We're just a few days into the New Year and already the music world has produced a very interesting tidbit, as it was recently announced that Jay-Z is co-writing the original music score for the forthcoming 3D adaptation of the classic, “The Great Gatsby.” The film is getting the Baz Luhrmann treatment, so it’s only fitting that it will also feature what is sure to be a fresh take on the traditional movie score. And that’s pretty much where we’re at now in the entertainment world.
Such news is normal by 2013 standards as music and its main players are just about everywhere nowadays. We may have lost MTV to reality programming, but we gained iPhones, iPods, iPads, iTunes, Amazon, Google, apps, American Idol, The X Factor, The Voice, YouTube, Spotify, Pandora, commercials, movie trailers, diverse soundtracks, a new and improved, Myspace, and the list goes on. Social media networks like Twitter help provide the kind of access to artists fans only dreamed about. Gone are the days when you’d have to buy entire albums or patiently wait for traditional radio stations to begin playing a new song by your favorite band.
On the other end of the spectrum, you also no longer have to worry about spending hours tracking down the artist behind that tune you liked in that 30-second commercial that one time. In August 2012, the popular music app, Shazam, celebrated a rather major milestone. Thanks to a curious individual who inquired about Pink’s “Blow Me One Last Kiss,” the service recorded its five billionth tag worldwide. According to Shazam, it has become “the world’s leading media engagement company with more than 225 million people in 200 countries and adding another two million new users each week.”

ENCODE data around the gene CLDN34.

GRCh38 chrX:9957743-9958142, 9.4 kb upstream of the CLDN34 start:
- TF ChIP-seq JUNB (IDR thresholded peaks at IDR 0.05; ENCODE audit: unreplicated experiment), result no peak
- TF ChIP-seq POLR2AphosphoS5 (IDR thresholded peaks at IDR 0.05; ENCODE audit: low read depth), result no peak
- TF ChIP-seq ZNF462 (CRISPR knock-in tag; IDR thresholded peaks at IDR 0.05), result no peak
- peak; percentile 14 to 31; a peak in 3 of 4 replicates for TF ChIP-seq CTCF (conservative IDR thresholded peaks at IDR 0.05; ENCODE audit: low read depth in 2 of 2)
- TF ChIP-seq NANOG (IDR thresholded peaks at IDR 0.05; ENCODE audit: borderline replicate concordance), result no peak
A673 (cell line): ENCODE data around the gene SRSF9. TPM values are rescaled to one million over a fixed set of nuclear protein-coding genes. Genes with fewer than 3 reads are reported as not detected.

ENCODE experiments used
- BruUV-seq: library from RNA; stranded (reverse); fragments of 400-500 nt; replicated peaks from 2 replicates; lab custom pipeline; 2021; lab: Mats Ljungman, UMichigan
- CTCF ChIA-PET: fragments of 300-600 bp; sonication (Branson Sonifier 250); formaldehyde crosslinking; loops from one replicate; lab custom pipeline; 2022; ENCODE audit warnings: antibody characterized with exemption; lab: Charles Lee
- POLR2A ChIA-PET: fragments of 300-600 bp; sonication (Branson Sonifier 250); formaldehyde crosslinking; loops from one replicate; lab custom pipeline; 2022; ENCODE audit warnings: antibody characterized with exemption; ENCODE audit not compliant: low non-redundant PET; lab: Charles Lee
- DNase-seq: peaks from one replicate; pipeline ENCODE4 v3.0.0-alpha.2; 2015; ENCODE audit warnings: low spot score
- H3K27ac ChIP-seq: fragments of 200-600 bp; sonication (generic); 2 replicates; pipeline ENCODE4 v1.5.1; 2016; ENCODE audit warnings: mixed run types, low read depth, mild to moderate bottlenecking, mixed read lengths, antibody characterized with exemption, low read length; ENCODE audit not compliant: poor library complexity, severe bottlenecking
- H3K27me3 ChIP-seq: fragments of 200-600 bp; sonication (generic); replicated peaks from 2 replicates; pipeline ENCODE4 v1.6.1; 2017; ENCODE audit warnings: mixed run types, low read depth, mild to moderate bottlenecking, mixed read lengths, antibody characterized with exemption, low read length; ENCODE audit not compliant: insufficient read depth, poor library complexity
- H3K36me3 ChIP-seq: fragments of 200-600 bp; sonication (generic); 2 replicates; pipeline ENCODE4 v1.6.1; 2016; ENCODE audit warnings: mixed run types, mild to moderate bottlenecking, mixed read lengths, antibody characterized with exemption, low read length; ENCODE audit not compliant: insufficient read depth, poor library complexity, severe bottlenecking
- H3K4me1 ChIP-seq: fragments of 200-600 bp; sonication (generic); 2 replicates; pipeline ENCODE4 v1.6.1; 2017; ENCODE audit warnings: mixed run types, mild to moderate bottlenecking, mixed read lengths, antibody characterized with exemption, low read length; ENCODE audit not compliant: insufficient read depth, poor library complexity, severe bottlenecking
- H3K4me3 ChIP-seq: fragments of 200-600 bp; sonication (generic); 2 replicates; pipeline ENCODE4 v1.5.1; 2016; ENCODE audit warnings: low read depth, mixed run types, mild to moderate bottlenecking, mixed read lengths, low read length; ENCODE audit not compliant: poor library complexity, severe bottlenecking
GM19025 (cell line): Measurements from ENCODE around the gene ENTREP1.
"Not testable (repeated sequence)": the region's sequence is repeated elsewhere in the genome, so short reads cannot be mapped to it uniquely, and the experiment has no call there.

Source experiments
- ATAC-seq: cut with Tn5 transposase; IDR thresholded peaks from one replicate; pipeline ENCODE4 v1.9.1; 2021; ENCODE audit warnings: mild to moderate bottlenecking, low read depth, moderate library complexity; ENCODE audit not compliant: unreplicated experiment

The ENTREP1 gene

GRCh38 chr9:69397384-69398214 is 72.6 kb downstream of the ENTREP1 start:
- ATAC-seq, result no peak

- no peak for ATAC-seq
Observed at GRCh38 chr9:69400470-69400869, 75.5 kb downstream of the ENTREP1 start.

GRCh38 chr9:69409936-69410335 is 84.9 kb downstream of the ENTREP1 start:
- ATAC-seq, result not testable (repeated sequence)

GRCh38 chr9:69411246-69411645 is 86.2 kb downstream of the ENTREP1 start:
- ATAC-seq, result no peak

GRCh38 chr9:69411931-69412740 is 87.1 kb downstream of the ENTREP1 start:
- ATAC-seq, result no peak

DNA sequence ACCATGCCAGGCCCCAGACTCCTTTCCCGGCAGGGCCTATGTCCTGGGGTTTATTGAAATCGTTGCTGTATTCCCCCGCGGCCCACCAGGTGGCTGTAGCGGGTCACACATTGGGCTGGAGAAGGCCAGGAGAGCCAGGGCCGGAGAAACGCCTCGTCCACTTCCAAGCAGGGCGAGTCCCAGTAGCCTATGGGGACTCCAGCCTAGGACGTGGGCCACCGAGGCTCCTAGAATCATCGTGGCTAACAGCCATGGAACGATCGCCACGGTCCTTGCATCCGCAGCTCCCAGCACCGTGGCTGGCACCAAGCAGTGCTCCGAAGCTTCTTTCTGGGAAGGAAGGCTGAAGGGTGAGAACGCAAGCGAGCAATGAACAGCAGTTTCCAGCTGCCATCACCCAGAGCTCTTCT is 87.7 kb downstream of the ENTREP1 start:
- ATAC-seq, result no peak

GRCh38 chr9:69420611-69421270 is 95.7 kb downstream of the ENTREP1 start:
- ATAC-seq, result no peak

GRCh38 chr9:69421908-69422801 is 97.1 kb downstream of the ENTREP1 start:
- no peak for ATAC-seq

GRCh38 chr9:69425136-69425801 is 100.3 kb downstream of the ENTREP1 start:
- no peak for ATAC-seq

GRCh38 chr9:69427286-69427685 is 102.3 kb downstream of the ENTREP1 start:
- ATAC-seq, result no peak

Such handy advancements in technology coupled with widespread access to music have done wonders for up-and-coming bands in recent years. Television and movies in particular have stepped up their games and now routinely feature songs well before they’ve hit the airwaves, or by bands that haven’t yet reached mainstream altogether. Such was the case with many (now) noteworthy artists in 2012 alone including fun., The Lumineers, Alex Clare, Imagine Dragons, Passion Pit, and Neon Trees, just to name a few.
"Ho Hey" by The Lumineers
Then there was the global phenomenon known as “Gangnam Style.” In less than six months, Psy’s viral video to rule them all achieved something not even Justin Bieber himself has accomplished (yet). And that, my friends, is one billion views on YouTube. Buoyed by parodies and appearances on The Ellen Show, Saturday Night Live, The Today Show, and word-of-mouth unlike any other, a goofy, catchy song uploaded on the Internet became a continuous reminder of the true power social media has these days.
Because you haven't heard it enough yet:
While significant changes to the music industry have undoubtedly improved the chances of “hitting it big,” they’ve also greatly stiffened the competition, in addition to blurring the line between what some would consider “selling out,” while others see it as simply capitalizing on a lofty opportunity. Whatever the case, it’s done wonders for some of the hottest bands around, and so much so, that you may even forget how they were launched into the spotlight in the first place. A case could be made for The Black Keys, who largely benefitted from significant TV airtime, but also received a healthy dose of radio play. Subsequent critical success and GRAMMY awards helped solidify their place in the music biz, indicating the enduring importance of quality over quantity. (Even if it’s largely quantity that helps pay the bills).
There’s no telling just what 2013 may bring for the ever-changing music industry, but if previous years are any indication, we’re all in for another wild ride. Experience your favorite artists live with a wide variety of concert tickets on sale now at Vivid Seats.